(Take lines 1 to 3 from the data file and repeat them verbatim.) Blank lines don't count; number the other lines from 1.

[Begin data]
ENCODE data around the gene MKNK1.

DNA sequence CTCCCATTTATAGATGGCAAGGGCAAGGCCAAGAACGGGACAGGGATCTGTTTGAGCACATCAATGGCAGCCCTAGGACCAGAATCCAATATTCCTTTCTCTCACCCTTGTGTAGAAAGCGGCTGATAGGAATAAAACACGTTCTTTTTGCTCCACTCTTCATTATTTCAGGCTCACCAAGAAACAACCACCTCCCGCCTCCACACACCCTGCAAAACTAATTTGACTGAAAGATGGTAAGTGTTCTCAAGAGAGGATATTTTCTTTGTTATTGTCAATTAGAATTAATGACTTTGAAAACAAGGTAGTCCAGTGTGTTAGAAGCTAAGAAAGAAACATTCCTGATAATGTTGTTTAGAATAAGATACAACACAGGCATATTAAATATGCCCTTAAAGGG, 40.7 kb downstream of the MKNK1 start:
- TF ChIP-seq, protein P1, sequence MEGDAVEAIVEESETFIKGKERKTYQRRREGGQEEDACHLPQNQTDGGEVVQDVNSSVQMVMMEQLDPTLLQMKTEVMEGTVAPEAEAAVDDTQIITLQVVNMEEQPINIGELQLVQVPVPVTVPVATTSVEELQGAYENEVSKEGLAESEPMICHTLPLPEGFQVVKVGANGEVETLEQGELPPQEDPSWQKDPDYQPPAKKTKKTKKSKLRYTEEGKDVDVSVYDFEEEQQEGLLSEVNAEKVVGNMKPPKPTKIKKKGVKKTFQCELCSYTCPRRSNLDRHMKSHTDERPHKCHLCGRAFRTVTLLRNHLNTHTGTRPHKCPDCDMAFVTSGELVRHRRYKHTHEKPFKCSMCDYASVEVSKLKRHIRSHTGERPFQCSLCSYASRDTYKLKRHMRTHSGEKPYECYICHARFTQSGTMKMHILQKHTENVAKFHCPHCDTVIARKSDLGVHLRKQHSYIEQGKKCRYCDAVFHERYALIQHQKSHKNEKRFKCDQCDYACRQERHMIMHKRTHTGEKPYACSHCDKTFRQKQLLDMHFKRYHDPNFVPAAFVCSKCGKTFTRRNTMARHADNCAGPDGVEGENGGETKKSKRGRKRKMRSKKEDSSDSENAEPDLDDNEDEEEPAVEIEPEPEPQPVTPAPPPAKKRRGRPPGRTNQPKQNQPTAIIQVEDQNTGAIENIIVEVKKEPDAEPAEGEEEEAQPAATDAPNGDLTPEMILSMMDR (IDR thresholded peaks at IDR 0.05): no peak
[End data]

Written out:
ENCODE data around the gene MKNK1.

DNA sequence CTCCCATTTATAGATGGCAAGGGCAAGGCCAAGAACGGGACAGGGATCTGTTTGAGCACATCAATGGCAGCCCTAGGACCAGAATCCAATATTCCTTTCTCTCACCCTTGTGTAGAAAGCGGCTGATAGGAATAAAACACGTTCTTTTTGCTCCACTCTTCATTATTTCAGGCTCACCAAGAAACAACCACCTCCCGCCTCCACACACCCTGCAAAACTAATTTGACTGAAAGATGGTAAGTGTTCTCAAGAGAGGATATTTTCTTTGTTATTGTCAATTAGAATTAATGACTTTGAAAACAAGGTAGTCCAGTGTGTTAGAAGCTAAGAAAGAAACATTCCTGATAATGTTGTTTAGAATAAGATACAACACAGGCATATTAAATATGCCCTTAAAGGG, 40.7 kb downstream of the MKNK1 start:
- TF ChIP-seq, protein P1, sequence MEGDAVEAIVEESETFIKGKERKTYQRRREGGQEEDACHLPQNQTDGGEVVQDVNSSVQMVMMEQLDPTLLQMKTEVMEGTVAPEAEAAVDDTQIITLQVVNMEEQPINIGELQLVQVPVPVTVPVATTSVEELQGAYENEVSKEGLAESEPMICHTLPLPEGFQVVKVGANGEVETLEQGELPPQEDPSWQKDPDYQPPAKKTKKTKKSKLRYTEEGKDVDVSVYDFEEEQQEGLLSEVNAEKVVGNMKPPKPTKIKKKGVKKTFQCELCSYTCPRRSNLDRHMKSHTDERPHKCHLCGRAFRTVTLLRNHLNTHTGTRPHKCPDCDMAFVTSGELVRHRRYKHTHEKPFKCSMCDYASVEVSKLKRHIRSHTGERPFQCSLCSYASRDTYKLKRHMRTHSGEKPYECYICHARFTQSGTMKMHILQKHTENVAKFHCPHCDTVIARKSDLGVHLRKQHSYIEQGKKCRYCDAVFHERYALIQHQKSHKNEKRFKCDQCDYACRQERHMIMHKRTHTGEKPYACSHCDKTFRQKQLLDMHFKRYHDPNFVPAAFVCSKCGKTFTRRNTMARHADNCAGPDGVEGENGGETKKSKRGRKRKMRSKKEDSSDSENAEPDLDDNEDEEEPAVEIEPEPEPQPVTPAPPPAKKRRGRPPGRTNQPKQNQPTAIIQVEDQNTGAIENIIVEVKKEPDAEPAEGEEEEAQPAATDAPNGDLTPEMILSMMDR (IDR thresholded peaks at IDR 0.05): no peak